Archive for June, 2012
“Love doesn’t mean always rescuing someone from mistakes and foolishness. Tough love helps family members face the realities of cause and effect.” (Raising Kids Who Will Make a Difference) Parents, cultivate the courage to withstand whining.
Husband and wife are meant to lead each other to heaven. What have you done today to enrich your spouse’s spiritual life?
The intact, biological family remains the gold standard for raising children, according to a new study done at the University of Texas at Austin that has captured widespread attention.
Gratitude dispels anger. If you are angry at your spouse, think of the times when he/she did something loving for you.
Happy Anniversary to Sara and Justin! Together they look back on a very eventful first year of marriage.
Be intentional about giving your spouse your undivided attention when he/she comes home.
Trying to negotiate schedules and time-management after the move is a challenge to Josh and Stacey. But, underlying this challenge is a valuable opportunity to grow as spouses and as people, Stacey says.
It’s good to remember that rest, relaxation, and even play can be helpful in a marriage. Play as a virtue? Of course! Whether we call it playfulness, a sense of humor, or a joyous spirit, this virtue can help a marriage over the rough spots and deepen intimacy. Here are some ideas for cultivating playfulness in your marriage.
Start the day with a hug. It gives you a positive mentality.
On Saturday, June 30, the Church celebrates the Feast of the First Martyrs of the Church of Rome. What makes a person a martyr and why does the Church consider them important?
Remember that your marriage is a covenant that involves God, husband and wife. Give thanks daily!
When the time for the Baptist’s naming came, Elizabeth said firmly, “He will be called John.” (Lk 1:60). Standing for one’s faith and marriage is sometimes countercultural. Recall a time when you followed your conscience despite opposition.
Choose a virtue to practice today. Don’t tell anybody what it is but consider charity, joy, peace, patience, kindness, or generosity. At the end of the day, ask your spouse or child if they can guess which one you picked.
Statistics show that marriage in low-income communities is threatened and often experiences bad outcomes. However, a new report suggests that it would be wrong to assume that people in low-income communities do not value marriage. The report’s authors suggest that if wrong assumptions guide programs aimed at strengthening marriage, those programs may miss the mark.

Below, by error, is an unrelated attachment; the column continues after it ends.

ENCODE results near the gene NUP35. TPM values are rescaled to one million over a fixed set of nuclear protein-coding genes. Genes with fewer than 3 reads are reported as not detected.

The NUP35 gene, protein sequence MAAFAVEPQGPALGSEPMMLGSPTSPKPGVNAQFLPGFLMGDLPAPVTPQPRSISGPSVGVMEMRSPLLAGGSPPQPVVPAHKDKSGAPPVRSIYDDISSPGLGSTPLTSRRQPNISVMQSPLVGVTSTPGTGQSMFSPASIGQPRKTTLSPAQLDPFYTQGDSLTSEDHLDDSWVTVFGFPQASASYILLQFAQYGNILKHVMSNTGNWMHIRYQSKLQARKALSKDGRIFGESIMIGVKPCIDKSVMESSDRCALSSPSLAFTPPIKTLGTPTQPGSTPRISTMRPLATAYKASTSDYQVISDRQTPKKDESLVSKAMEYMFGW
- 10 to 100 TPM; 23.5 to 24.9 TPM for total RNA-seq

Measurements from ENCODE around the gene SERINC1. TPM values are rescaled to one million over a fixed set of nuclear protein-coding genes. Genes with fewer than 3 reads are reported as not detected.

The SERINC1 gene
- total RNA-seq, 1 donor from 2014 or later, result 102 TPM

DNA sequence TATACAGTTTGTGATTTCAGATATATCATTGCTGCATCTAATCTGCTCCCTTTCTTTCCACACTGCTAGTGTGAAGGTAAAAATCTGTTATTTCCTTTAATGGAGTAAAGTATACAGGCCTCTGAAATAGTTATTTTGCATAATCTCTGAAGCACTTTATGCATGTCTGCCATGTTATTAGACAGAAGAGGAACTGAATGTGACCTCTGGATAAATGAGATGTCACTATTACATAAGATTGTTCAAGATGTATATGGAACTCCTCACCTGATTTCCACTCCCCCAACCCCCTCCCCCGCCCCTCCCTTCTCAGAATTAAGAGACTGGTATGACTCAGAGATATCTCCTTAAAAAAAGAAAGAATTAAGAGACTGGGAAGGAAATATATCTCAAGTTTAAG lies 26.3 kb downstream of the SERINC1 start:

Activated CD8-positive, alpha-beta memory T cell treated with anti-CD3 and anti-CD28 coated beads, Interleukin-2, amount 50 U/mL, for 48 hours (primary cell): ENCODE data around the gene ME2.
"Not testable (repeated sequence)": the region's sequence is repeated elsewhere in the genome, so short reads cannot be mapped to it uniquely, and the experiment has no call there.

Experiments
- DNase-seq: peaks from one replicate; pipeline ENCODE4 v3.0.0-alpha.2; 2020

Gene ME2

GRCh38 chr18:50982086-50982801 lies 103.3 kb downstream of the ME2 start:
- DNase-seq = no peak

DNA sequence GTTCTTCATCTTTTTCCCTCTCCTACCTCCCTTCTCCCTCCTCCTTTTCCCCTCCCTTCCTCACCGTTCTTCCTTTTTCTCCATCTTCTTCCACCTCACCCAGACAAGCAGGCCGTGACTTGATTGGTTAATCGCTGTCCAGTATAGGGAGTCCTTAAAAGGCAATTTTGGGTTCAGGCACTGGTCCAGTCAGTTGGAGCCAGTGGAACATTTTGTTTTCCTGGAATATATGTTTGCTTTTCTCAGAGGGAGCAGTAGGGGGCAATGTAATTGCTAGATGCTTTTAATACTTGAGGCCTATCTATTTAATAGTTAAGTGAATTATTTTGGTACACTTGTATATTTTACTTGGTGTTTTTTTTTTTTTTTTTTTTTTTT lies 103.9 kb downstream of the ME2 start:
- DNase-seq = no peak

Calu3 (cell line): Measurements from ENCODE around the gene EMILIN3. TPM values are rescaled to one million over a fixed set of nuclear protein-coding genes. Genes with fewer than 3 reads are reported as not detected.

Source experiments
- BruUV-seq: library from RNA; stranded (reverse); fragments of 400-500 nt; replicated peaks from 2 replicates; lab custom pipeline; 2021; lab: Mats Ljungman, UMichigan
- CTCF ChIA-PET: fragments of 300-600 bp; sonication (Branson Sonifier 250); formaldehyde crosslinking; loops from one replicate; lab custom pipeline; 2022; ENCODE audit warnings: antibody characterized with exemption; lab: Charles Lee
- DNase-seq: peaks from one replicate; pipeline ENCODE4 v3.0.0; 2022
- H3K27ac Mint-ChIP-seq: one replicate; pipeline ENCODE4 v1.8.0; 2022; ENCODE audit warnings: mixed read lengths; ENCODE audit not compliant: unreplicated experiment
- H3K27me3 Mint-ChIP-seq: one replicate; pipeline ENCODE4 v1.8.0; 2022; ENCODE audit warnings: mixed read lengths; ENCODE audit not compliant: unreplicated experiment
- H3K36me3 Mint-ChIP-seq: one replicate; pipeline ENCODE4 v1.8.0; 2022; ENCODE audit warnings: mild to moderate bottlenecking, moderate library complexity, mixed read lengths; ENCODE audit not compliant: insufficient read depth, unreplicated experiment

Every once in a while surprise him/her with a gesture of kindness, such as a cup of coffee or help with the dishes.
Justin and Sara take a much-needed weekend away before Baby Kraft arrives, and Sara is reminded that setting aside time to relax can strengthen their relationship.
Today is the first official day of summer, which makes it the day with the most light. Tell your beloved one why he or she “lights up your life.” (Turning on a light doesn’t count.)
(Reader’s Tip) If you do something wrong, don’t say, “I’m sorry,” which doesn’t need a response. Say, “Will you forgive me?” The other spouse has to say “yes” or “no.” If “no,” you need to talk.
New circumstances mean that Josh now needs to have a cell phone. He doesn’t want to get sucked in by too much “screen time” and discusses his perspective on staying present to his family.
(Reader’s Tip) The most important thing for a long and happy marriage is to be friends with your spouse. You need to have a friend who always has your back, no matter what comes up.
People sometimes wonder why a parish may request a donation for hosting a wedding. Fr. Rice explains that sacraments are not for sale, and why the Church discourages commerce in sacred objects.
Here’s an excellent choice for your summer spiritual reading. Fr. Kelly’s new book offers “a meditation on what it means to identify God as love.” He hopes it will encourage readers to contemplate God’s “awe-inspiring transcendence” and the transforming reality of divine love.
(Reader’s Tip) I look at my husband’s body language and can tell whether he’s tense or feeling “beat up” after a long day at work. I usually give him a neck and head massage.
“The kingdom of God…is like a mustard seed.” (Mk 4:30) Your love, like the mustard seed, must grow. Some days it seems to grow on its own without much effort; other days take work and water. What’s today like?
What does it mean to be a good father? Remember your own father. He was probably good at many things, weak or absent in others. Take the good and pass it on. Let go of the rest.